Last year’s Freshman Caucus elections saw 16 tickets, but the figure reduced to four for sophomore caucus elections. Despite the large number of running tickets for Freshman Caucus, the number dwindles significantly by junior, senior, and even sophomore year.
A reason could be that the ticket already established in student government may seem intimidating and discourage new tickets to run. “The status quo is so deeply ingrained into the system that the victory of certain people is considered natural and unavoidable. When I ran last year, a lot of friends warned me I had no chance,” junior Daniel Lyalin, who ran for Junior Caucus for the 2020-2021 school year, said in an e-mail interview.
Social media could also play into fear of the incumbent ticket. “It used to be that every race was super contested [...] because, before social media, no one really knew where they stood, their popularity and the rest of that, so you had wild cards coming up and all of that. So really in the last five years or so, [...] increasingly, the number of candidates has diminished, and [...] my guess is that it has to do with the proliferation of social media, which means there are some people who underestimate themselves, think they can never win if they tried, and who knows, they might have won if they had tried,” Polazzo said.
Others believe students may simply not feel a need to run because of a ticket’s history of successful leadership. “Uncontested elections generally occur after a caucus or SU President and Vice President have already served one term and were deemed successful by most of the student body,” Sophomore Caucus Co-President Margaret Mikhalevsky said in an e-mail interview. “This successful presidency generally means that not as many students may run the next year if they don’t really feel much reason to do so,”
However, some are unsatisfied with the possibility of uncontested elections eliminating the need for voting processes, highlighting flaws such as the lack of an impeachment policy. “The current SU Constitution does not allow for impeachment to be started by students, only a Cabinet member. Candidates who ran uncontested and didn't get voted into office have no mandate from their base and can easily get away with not delivering on their promises or only half-delivering,” Lyalin said. “If an uncontested election still required votes to be placed, perhaps through a yes-or-no ballot, even just as a formality, it would at least allow the SU to see whether people want to vote for this candidate.”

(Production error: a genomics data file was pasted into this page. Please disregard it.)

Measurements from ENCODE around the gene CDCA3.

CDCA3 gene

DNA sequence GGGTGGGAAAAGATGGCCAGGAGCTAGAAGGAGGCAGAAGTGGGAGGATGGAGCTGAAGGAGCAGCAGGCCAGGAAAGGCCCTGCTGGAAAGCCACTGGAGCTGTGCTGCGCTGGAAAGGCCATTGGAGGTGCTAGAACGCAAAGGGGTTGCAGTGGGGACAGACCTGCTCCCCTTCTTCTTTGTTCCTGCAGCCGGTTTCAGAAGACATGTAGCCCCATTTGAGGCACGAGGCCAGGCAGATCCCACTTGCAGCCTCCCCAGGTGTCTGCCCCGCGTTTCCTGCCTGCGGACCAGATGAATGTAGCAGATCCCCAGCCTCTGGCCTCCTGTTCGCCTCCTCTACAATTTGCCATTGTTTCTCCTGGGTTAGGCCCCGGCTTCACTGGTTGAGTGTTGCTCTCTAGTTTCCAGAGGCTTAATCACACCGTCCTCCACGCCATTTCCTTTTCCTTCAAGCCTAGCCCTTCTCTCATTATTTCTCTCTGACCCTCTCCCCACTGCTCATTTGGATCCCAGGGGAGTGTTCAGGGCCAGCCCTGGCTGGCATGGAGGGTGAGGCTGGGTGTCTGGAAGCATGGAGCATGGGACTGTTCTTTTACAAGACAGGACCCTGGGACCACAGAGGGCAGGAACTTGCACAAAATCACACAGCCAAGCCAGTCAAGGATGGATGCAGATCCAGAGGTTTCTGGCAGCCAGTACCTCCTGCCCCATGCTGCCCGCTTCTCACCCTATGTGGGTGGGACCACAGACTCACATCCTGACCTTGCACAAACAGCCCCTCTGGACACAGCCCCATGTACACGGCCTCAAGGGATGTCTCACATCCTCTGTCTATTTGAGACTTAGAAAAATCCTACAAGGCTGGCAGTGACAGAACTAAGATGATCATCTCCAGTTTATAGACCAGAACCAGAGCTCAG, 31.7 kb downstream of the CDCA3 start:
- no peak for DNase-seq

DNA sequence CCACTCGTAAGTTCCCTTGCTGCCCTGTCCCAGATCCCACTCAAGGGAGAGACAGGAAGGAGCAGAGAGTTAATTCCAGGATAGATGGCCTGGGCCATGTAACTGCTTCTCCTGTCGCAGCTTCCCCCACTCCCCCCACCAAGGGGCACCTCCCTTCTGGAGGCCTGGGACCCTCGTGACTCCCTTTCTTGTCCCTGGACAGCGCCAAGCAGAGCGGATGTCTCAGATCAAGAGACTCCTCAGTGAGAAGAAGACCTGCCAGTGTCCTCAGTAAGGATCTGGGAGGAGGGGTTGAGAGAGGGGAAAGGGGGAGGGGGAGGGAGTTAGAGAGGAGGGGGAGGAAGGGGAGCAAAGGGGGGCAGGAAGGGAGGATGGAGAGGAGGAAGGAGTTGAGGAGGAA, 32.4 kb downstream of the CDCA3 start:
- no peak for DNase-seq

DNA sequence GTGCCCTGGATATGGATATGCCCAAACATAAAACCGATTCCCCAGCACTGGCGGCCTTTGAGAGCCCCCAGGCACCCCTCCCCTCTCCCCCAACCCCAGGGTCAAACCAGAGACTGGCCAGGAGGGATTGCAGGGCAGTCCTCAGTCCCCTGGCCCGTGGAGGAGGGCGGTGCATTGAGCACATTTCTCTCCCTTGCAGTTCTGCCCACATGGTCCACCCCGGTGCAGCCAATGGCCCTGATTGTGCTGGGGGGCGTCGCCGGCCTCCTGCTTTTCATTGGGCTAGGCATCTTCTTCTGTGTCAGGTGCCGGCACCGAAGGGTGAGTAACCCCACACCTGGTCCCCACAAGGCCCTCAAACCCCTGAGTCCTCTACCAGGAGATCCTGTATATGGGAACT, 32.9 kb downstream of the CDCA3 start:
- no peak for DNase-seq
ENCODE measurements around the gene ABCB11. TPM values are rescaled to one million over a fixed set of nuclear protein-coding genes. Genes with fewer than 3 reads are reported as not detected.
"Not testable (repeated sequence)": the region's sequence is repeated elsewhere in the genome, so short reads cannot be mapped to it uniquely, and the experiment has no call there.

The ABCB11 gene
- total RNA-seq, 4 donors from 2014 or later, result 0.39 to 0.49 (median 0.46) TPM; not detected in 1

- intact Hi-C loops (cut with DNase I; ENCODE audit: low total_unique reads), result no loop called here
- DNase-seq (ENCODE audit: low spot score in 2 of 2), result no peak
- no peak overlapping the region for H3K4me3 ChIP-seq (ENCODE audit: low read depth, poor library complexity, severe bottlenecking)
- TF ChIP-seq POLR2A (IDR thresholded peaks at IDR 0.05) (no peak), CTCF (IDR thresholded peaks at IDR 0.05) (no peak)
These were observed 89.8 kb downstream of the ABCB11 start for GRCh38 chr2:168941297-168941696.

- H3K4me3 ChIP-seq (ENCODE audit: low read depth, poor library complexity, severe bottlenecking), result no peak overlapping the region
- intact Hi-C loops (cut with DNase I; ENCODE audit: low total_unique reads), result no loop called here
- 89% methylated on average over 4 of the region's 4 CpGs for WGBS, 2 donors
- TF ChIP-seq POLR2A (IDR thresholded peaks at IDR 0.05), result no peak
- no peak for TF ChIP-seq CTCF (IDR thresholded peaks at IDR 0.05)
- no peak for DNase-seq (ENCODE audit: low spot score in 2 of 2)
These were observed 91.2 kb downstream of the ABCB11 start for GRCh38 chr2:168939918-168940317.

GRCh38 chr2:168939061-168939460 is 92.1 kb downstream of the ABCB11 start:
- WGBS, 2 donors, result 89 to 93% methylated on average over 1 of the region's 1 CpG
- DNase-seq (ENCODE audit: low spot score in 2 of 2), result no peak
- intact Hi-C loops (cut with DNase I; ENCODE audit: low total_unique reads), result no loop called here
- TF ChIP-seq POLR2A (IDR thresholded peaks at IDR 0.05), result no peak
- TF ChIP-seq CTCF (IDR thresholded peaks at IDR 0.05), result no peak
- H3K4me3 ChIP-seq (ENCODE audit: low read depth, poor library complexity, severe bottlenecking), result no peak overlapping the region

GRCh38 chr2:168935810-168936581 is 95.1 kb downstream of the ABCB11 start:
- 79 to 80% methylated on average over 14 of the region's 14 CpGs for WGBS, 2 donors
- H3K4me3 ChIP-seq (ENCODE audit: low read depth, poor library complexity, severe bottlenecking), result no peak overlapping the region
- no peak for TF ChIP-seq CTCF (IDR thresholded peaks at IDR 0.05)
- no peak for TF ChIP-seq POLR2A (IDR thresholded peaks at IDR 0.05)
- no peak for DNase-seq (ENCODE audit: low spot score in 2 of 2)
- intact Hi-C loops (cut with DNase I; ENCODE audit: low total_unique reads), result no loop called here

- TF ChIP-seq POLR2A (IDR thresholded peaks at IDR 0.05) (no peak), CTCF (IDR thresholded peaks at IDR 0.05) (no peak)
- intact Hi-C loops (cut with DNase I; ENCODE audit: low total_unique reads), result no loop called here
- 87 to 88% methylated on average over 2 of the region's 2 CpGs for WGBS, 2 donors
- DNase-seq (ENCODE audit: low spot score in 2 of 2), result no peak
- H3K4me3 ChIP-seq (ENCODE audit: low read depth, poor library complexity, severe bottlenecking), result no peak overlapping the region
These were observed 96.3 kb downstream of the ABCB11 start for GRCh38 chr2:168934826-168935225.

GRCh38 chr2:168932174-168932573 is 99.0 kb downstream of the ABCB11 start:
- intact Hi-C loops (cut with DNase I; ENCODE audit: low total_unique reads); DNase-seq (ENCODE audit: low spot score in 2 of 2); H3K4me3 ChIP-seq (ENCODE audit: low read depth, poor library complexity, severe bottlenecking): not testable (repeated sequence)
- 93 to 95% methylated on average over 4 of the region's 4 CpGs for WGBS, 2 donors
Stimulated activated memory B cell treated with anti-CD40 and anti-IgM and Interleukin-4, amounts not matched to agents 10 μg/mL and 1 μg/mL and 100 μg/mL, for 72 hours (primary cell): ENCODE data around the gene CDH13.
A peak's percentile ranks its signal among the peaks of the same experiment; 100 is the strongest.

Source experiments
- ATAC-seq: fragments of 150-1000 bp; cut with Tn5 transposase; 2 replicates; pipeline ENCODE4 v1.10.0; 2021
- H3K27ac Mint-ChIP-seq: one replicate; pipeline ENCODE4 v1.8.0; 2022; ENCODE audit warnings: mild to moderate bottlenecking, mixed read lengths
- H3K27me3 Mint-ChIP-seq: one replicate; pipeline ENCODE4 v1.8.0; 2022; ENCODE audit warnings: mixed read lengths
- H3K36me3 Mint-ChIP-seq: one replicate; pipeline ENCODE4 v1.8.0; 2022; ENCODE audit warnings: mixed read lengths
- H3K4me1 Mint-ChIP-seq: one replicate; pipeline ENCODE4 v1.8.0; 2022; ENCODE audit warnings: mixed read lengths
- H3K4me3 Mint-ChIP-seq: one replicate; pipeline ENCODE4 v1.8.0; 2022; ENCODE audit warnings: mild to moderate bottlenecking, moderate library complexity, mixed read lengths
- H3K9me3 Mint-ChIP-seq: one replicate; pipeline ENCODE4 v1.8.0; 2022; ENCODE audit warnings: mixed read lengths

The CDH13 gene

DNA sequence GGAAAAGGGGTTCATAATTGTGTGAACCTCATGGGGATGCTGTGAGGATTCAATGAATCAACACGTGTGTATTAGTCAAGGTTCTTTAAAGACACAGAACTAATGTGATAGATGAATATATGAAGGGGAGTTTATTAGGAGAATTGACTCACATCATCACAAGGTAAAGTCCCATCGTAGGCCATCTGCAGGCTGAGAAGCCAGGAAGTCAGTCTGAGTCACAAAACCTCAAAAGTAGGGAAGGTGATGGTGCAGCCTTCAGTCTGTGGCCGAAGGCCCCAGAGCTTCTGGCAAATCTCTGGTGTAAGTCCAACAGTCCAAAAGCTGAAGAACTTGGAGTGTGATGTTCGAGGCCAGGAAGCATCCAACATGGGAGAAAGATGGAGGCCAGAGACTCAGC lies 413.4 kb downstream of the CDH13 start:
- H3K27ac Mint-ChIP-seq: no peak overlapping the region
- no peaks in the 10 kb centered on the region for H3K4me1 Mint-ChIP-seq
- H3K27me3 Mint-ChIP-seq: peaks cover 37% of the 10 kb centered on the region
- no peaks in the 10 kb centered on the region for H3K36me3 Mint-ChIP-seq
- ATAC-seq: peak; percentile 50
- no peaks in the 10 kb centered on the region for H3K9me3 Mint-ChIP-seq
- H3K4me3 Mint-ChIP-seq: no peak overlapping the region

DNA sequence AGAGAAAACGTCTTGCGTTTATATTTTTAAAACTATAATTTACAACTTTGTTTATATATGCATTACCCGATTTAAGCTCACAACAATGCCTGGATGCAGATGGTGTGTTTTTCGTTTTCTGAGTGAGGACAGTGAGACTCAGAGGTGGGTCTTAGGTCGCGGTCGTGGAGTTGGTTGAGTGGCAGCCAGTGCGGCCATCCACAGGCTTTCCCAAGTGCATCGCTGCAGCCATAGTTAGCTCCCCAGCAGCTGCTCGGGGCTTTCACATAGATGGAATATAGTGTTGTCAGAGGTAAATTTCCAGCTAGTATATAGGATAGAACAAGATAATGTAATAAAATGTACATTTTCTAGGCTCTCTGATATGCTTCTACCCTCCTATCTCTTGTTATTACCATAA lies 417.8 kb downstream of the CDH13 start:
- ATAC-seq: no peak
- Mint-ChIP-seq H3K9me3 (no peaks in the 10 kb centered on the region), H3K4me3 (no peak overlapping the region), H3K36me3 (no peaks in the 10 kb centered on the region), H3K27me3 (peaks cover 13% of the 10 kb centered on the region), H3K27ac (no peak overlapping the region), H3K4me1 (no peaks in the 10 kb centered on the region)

Furthermore, students believe apathy to be a two-way street, calling attention to the responsibility of SU and caucus leaders to tackle it. “You could blame the student for not being active enough, but that ignores the larger obligation leaders have to connect with their votes, despite apathy,” Lyalin said.
Others echo this sentiment. “There have been times where I’ve heard from peers that they are upset that they wish they had numerous options. It definitely forces the ‘elected’ student government to work harder in order to prove themselves to the students,” junior and Board of Elections Director Ava Yap said in an e-mail interview.
SU representatives have expressed intentions to actively counter student apathy through initiatives like town halls. “At the town hall, we had to answer a variety of general and specific questions about our plans for the coming year. We feel that healthy and welcome events like this in the future bolster a connection between candidates and the student body,” Senior Caucus Co-President Cynthia Tan said.
Looking forward, the SU hopes to foster a better relationship with the student body to combat a lack of interest. “The SU was meant to serve as a Union for students, which seems kind of obvious, but [...] oftentimes, Stuyvesant students think that the SU is this [...] distinct government that works away from the students,” Korgaonkar said. “We’re going to prioritize creating channels that allow students to easily give us feedback and make their voice heard. [...] At the end of the day, someone interested in running for a student office or student position has to be interested in joining the SU and it’s our job to make the SU accessible.”